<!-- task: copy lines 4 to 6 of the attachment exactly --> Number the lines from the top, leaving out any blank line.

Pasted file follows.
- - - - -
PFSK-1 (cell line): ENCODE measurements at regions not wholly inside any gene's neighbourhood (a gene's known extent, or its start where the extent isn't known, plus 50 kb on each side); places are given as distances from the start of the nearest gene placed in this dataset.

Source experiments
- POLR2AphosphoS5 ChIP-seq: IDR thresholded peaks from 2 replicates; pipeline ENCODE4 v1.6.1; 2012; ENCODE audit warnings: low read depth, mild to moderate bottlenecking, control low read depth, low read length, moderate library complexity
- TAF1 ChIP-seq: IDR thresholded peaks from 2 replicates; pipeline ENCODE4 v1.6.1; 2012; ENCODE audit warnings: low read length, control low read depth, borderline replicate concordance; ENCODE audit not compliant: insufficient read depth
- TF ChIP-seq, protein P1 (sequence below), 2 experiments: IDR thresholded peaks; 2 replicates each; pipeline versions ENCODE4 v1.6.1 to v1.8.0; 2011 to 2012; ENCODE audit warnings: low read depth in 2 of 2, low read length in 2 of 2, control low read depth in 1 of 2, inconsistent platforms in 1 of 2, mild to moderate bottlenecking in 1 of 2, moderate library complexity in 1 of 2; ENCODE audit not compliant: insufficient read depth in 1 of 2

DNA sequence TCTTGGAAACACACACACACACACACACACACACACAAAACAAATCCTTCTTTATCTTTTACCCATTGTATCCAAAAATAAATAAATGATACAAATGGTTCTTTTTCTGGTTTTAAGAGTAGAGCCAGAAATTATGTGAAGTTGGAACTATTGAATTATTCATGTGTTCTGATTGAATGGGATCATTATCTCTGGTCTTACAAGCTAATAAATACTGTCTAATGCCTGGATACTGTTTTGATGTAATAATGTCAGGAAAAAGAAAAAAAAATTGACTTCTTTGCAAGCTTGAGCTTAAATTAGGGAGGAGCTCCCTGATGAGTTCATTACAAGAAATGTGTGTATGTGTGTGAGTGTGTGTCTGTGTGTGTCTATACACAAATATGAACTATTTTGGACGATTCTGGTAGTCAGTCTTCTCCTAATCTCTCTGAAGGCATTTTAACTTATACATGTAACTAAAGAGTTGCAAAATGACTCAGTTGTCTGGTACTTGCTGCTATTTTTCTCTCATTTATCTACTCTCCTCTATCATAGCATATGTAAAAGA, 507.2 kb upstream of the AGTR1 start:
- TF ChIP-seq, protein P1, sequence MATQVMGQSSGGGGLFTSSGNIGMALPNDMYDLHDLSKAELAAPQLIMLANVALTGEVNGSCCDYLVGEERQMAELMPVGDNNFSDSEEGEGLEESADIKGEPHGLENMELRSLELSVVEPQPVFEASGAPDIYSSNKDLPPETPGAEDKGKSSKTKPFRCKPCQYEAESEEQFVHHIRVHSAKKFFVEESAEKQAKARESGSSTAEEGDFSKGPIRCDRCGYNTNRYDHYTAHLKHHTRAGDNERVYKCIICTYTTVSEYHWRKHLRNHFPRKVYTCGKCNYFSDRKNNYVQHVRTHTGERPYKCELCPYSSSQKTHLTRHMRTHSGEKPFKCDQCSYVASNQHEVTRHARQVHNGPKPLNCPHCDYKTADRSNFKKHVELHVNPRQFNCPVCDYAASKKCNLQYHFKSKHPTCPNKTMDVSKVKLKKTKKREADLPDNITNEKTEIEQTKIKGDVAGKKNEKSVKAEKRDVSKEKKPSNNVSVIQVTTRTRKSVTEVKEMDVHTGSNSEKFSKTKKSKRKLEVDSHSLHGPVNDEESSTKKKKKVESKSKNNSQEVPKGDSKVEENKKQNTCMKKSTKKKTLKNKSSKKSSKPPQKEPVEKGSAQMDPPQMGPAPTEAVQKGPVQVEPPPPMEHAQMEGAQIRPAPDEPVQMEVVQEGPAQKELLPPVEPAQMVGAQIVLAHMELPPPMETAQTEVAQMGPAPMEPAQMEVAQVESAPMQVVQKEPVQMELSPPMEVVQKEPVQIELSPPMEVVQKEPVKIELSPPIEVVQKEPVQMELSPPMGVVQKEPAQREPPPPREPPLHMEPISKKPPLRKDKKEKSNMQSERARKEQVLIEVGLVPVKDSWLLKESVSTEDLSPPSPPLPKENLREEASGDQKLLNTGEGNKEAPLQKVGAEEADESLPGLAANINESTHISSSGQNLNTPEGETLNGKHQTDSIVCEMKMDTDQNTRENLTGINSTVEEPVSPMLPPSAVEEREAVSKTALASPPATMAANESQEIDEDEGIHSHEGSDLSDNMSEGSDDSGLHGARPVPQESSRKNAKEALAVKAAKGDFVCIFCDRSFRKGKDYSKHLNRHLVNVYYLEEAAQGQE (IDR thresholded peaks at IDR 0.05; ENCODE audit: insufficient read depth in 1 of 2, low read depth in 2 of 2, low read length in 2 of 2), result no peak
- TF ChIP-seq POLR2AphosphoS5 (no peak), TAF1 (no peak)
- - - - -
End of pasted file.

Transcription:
- TAF1 ChIP-seq: IDR thresholded peaks from 2 replicates; pipeline ENCODE4 v1.6.1; 2012; ENCODE audit warnings: low read length, control low read depth, borderline replicate concordance; ENCODE audit not compliant: insufficient read depth
- TF ChIP-seq, protein P1 (sequence below), 2 experiments: IDR thresholded peaks; 2 replicates each; pipeline versions ENCODE4 v1.6.1 to v1.8.0; 2011 to 2012; ENCODE audit warnings: low read depth in 2 of 2, low read length in 2 of 2, control low read depth in 1 of 2, inconsistent platforms in 1 of 2, mild to moderate bottlenecking in 1 of 2, moderate library complexity in 1 of 2; ENCODE audit not compliant: insufficient read depth in 1 of 2

DNA sequence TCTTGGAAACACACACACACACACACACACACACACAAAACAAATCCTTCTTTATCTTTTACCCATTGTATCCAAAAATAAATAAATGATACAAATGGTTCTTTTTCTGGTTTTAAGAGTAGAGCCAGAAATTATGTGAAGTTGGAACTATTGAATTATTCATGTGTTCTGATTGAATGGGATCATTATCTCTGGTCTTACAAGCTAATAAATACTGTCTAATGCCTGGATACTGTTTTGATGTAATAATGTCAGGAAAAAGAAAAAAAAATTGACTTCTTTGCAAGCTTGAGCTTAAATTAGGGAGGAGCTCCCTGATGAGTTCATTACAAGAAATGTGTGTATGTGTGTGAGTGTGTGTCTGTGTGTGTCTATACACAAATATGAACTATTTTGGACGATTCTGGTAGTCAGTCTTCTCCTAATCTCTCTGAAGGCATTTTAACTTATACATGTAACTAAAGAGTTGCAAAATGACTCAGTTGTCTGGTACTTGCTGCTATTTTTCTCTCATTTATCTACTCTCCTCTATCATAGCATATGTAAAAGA, 507.2 kb upstream of the AGTR1 start: